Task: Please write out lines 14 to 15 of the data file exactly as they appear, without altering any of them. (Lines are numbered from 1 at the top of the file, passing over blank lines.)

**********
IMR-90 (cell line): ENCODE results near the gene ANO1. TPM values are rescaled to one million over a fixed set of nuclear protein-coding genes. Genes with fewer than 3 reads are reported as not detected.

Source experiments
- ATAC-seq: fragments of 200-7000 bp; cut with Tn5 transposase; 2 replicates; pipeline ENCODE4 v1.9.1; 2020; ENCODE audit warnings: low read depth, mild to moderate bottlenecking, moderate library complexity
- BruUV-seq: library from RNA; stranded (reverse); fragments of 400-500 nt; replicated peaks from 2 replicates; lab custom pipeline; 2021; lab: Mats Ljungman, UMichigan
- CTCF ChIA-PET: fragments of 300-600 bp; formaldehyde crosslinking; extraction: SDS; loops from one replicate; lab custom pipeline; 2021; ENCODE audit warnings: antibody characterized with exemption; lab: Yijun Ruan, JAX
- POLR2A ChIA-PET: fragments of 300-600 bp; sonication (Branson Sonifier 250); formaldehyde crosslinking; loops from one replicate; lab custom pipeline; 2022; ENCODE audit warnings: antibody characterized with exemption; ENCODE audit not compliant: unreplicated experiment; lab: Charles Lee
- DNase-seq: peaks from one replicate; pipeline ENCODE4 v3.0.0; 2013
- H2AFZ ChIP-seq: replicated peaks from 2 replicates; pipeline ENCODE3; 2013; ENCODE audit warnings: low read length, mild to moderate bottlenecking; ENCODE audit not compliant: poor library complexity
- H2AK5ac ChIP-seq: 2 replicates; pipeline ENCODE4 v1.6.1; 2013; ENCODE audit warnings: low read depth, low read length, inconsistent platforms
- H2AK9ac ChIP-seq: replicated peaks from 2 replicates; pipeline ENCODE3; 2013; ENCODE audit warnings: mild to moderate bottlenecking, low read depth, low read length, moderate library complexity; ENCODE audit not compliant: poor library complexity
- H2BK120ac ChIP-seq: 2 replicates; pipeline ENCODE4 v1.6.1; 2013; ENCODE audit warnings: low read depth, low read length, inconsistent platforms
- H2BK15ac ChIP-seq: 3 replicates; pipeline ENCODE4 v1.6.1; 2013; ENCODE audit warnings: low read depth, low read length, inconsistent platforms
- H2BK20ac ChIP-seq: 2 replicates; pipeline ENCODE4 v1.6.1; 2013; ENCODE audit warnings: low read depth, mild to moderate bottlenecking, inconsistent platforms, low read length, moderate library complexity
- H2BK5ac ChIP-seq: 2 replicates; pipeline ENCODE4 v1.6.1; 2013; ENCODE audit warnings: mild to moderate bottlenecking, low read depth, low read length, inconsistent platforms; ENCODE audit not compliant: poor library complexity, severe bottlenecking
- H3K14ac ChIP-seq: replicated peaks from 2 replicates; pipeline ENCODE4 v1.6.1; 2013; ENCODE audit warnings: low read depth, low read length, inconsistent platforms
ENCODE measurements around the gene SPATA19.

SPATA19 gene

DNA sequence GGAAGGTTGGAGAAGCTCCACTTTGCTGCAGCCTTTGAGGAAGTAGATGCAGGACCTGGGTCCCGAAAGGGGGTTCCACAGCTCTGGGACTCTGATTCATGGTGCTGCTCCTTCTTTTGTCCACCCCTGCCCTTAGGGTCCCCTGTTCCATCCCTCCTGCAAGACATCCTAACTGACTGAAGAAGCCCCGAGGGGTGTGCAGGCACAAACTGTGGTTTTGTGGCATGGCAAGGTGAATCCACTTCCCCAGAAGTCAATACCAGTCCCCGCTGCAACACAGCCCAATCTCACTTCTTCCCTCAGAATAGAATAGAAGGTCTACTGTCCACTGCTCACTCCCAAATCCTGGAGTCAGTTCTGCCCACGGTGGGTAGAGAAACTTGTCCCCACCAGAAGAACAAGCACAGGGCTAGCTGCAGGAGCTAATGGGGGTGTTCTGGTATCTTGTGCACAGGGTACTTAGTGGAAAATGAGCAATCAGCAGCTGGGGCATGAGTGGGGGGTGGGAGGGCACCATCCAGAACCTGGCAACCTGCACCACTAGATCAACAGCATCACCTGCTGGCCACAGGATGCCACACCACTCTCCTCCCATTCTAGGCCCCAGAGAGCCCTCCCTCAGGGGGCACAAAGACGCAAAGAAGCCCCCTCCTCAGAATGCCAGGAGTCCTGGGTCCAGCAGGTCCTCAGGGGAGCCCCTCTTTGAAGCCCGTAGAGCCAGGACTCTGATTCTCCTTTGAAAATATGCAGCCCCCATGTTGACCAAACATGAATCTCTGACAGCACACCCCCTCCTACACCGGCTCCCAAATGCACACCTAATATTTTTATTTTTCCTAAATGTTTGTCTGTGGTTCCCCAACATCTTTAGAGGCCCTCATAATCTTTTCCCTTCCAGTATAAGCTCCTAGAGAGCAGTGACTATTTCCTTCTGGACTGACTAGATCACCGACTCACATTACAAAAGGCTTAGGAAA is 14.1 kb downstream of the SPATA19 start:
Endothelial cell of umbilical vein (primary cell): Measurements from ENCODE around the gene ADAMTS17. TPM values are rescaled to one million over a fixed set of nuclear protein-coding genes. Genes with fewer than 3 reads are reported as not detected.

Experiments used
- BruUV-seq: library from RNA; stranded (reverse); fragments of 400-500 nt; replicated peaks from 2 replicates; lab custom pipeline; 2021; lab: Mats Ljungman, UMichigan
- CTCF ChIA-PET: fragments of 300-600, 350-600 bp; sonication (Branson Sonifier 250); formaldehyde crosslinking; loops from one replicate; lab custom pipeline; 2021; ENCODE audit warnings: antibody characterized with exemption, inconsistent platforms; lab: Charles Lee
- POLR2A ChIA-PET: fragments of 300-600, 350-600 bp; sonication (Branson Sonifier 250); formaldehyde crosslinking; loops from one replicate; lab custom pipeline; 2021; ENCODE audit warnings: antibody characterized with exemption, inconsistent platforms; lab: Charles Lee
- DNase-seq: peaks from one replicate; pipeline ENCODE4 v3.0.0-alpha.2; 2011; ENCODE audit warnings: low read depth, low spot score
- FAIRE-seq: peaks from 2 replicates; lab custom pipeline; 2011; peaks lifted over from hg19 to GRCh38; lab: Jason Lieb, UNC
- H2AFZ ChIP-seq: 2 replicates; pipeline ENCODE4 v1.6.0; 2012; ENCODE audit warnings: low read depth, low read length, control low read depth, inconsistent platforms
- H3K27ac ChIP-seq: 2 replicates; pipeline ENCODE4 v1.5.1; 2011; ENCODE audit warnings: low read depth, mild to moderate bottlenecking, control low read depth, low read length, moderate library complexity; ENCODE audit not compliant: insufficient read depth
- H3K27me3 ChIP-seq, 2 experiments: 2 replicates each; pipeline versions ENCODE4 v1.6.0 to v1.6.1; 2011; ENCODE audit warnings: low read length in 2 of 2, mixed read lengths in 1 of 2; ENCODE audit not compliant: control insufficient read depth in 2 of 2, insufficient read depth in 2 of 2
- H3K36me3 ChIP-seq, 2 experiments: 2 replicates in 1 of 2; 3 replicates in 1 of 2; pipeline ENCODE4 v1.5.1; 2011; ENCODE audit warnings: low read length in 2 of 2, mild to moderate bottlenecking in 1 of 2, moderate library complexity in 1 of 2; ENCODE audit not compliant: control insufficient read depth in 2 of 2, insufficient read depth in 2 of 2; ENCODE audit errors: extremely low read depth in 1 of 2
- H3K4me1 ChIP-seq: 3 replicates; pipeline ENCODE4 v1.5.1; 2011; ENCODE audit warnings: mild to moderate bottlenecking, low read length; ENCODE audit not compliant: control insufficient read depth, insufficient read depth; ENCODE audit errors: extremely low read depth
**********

- H2BK5ac ChIP-seq: 2 replicates; pipeline ENCODE4 v1.6.1; 2013; ENCODE audit warnings: mild to moderate bottlenecking, low read depth, low read length, inconsistent platforms; ENCODE audit not compliant: poor library complexity, severe bottlenecking
- H3K14ac ChIP-seq: replicated peaks from 2 replicates; pipeline ENCODE4 v1.6.1; 2013; ENCODE audit warnings: low read depth, low read length, inconsistent platforms